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To acquire wisdom, one must observe

Journalism department holds talk with ‘The Front Runner’ screenwriter

On April 4, journalist and screenwriter Matt Bai spoke at a talk held by the Journalism department moderated by Journalism Program Director Neil Swidey. Bai is a former chief political correspondent for New York Times Magazine and was also a national political columnist for Yahoo! News. Recently, Bai has geared his work more towards screenwriting. He wrote the 2018 film “The Front Runner,” which starred Hugh Jackman, based on his book “All the Truth Is Out: The Week Politics Went Tabloid”. The book and film are about former Colorado senator Gary Hart, whose presidential campaign for the 1988 Democratic primaries failed when journalists released photos of Hart that suggested that he was having an affair. Bai spoke to students about the shift from journalism to screenwriting, the similarities and differences that they share, and his observations on how political figures are portrayed in the media.

Bai began by talking about the different lessons he has learned about writing in recent years. One of those lessons that he emphasized was about the importance of choices. Bai declared, “All writing is about choices. If you’re not making choices, you’re not writing.” These choices can involve necessary cuts and additions, as well as choices that need to be made in terms of how a story will be told. This is one of the ideas that applies to both journalism and screenwriting. However, Bai does not believe that there is that much similarity between journalistic writing and screenwriting. “I try to put away my journalistic sensibilities when screenwriting,” Bai explained. Bai sees screenwriting as more of an art than journalism. When watching a movie based on a true story, it is expected for there to be some fictional elements. Bai believes that “The Front Runner”is somewhere between 60-75% true, which he thinks is a pretty good percentage for a film. He also said, “We can not get our knowledge and history from art.” However, when it comes to journalism, “You should not pick up a piece of journalism and wonder if any of it is not true.” Journalists have a responsibility towards their readers and while they have a story to tell, they need to provide the facts.

Bai then gave the students some tips he learned about screenwriting and on what makes for effective storytelling. He talked about exposition and how he believes it is something that should be avoided in film. Bai’s advice for screenwriting is, “The trick of adapting stories is imparting information without people realizing.” He finds that exposition can sometimes slow the story down, even if it serves as a necessary background for history. Subtly placing the information in the film can work better for entertainment. Entertaining storytelling is important for a film, which is why choices about elements like exposition need to be made. Working on screenwriting has talked about what it was like to be on the other side of reporting. When “The Front Runner” came out, Bai was talking to the press about the film and went from being the writer to a subject. “The experience of being written about helps you write about other people,” Bai explained. He learned about how subjects feel through this different perspective on the making of an article. Bai diving into the Hollywood scene gave him a whole new outlook on writing as a whole, which is what made for an entertaining experience.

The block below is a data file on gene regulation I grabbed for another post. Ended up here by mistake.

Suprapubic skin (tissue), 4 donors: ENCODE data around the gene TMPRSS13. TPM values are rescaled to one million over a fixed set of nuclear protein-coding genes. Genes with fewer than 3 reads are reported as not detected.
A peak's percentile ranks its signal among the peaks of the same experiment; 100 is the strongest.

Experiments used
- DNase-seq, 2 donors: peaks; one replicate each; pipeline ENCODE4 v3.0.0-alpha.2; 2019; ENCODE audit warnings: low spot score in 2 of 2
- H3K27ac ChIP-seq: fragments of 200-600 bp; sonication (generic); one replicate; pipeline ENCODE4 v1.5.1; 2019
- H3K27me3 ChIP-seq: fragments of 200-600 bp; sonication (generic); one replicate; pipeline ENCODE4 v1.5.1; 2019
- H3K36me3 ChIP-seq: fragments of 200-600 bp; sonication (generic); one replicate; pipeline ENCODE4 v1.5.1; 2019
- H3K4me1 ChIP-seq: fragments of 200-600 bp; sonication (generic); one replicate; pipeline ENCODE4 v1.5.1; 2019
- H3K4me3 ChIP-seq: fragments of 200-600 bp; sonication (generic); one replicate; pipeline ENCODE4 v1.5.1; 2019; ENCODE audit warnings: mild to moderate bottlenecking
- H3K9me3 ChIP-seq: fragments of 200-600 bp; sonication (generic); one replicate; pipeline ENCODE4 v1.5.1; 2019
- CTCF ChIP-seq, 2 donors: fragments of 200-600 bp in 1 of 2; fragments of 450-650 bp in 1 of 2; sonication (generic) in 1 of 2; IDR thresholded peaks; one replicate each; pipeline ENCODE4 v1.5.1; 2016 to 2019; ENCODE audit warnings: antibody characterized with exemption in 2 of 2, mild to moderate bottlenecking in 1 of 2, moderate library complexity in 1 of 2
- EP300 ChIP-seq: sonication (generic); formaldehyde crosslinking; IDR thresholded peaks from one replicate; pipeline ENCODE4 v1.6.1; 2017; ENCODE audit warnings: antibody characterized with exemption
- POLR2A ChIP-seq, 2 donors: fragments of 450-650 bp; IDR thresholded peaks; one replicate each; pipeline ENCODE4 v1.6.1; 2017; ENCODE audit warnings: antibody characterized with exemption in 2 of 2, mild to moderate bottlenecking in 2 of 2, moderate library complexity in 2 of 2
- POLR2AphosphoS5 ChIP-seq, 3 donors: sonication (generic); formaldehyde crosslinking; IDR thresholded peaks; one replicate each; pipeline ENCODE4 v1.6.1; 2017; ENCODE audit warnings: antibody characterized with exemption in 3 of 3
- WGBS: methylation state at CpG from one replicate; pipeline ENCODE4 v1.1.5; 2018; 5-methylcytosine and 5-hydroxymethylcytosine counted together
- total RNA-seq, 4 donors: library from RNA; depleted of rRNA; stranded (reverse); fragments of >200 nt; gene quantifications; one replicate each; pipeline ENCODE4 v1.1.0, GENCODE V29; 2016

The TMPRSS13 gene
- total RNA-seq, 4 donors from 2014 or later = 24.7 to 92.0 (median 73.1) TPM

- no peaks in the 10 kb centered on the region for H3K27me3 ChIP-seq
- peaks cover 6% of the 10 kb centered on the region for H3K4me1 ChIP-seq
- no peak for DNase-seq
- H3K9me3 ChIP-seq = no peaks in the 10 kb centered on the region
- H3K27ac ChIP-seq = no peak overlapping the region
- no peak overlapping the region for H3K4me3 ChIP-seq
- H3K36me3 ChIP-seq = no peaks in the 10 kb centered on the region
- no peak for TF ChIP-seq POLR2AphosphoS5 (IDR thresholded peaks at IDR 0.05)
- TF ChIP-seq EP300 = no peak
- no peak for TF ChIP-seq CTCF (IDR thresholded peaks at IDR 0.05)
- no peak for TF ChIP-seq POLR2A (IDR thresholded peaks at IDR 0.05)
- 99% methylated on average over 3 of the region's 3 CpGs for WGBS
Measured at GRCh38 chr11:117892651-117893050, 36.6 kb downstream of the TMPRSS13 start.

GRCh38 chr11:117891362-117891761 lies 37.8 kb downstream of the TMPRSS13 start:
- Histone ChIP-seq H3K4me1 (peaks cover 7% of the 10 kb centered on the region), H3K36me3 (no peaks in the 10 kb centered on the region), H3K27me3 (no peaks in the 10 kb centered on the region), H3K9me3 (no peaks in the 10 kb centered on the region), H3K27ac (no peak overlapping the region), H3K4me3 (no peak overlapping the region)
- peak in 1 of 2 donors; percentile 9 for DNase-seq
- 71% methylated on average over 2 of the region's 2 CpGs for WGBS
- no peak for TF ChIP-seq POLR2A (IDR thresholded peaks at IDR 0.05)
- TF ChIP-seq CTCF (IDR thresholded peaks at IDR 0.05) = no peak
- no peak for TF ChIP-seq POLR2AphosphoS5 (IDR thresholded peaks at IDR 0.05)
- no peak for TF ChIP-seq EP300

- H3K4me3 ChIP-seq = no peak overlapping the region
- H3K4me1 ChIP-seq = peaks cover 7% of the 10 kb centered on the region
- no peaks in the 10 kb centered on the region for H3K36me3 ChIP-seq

Bai then talked about the line of privacy for public figures and what separates them from performers. This topic goes back to the subject of Gary Hart. Bai mentioned how journalists were more focused on selling the story of Hart then focusing on the fact of him having privacy. When asking the students in the audience that had watched the film if they were on the side of Hart or the journalists, practically all of the students were on the side of Hart due to the violation of his privacy from journalists. Bai said that journalists should consider these ethics, as politicians like Hart still have private lives. When it comes to if these people should be looked into, Bai said, “Can you make a case for relevance beyond it selling in a supermarket?” While there are choices that need to be made in terms of what the readers want, there should also be consideration on if it is what they need. There are some politicians that thrive off of the attention, but they are not entertainers. Bai felt that “Hart was a politician treated like an entertainer,” showing a perspective that the journalists might have done too much in the case of Hart.

While Bai enjoyed his career in journalism, he is liking the relatively new experience of being a screenwriter. Bai said, “One of the reasons I love screenwriting is I’m getting better and better.” He had never taken a screenwriting class before he began, but went right for it, took what he knew about storytelling, and created, what he sees as, a good film. Overall, he has learned a lot about storytelling over the years and will likely learn more as he works on more projects. An important element of storytelling that Bai emphasized during his talk is “Your material has to serve your story,” meaning that a writer has to be able to control their material and make sure that it can create a well-written story. It is lessons like these that Bai hoped the students understood so that they would know how to be effective storytellers, both in journalism and in screenwriting.

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